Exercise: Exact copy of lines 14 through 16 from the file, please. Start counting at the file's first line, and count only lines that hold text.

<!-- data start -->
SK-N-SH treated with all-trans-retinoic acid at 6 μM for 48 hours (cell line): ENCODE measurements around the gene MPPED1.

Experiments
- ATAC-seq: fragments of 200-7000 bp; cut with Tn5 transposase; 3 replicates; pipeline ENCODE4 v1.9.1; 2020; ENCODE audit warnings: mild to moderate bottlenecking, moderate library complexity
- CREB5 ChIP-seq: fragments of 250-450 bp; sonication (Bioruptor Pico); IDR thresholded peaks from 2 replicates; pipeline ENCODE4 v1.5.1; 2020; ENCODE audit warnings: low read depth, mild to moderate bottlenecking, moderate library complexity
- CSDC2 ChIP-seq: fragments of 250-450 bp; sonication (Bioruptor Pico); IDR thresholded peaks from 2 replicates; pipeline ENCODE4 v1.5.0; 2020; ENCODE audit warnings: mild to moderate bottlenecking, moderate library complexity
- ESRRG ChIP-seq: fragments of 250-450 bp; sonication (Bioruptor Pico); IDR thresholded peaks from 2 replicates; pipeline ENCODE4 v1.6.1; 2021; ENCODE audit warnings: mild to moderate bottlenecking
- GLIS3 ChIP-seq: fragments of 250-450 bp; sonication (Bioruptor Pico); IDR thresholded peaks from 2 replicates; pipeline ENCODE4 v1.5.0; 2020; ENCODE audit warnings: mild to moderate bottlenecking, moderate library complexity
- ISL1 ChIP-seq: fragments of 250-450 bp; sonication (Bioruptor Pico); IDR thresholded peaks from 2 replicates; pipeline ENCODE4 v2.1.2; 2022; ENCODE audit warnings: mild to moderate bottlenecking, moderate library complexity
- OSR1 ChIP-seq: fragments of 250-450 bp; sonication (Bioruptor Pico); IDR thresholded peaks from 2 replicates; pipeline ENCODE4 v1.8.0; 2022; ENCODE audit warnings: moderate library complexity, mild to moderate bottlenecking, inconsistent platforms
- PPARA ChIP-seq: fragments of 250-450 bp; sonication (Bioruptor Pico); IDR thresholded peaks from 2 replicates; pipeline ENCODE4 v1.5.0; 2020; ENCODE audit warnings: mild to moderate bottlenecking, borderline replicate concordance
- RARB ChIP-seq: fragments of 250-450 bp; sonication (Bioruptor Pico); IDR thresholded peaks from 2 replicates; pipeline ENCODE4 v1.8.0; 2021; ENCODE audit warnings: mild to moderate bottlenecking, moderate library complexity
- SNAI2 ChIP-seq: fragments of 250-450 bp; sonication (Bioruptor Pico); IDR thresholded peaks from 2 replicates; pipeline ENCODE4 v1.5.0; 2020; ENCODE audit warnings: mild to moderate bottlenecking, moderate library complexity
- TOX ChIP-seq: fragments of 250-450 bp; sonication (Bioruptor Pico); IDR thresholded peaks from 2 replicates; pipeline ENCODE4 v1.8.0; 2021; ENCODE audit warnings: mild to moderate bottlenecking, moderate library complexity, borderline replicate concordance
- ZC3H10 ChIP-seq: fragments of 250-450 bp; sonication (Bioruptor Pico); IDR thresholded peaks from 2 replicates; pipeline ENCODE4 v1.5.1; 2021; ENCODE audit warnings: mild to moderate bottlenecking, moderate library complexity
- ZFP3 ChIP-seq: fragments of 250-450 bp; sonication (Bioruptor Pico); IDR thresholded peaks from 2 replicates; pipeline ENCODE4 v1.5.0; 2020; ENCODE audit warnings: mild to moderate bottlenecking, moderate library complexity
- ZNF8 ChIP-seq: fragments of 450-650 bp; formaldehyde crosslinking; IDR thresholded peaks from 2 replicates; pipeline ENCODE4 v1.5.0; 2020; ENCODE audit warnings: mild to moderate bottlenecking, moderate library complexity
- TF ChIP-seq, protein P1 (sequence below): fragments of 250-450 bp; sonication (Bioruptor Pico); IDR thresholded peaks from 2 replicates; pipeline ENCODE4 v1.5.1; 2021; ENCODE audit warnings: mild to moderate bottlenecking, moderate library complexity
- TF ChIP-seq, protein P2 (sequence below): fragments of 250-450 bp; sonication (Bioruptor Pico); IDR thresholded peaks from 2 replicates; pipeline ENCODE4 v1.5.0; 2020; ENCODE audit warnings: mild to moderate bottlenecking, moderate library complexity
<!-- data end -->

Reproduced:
- ZC3H10 ChIP-seq: fragments of 250-450 bp; sonication (Bioruptor Pico); IDR thresholded peaks from 2 replicates; pipeline ENCODE4 v1.5.1; 2021; ENCODE audit warnings: mild to moderate bottlenecking, moderate library complexity
- ZFP3 ChIP-seq: fragments of 250-450 bp; sonication (Bioruptor Pico); IDR thresholded peaks from 2 replicates; pipeline ENCODE4 v1.5.0; 2020; ENCODE audit warnings: mild to moderate bottlenecking, moderate library complexity
- ZNF8 ChIP-seq: fragments of 450-650 bp; formaldehyde crosslinking; IDR thresholded peaks from 2 replicates; pipeline ENCODE4 v1.5.0; 2020; ENCODE audit warnings: mild to moderate bottlenecking, moderate library complexity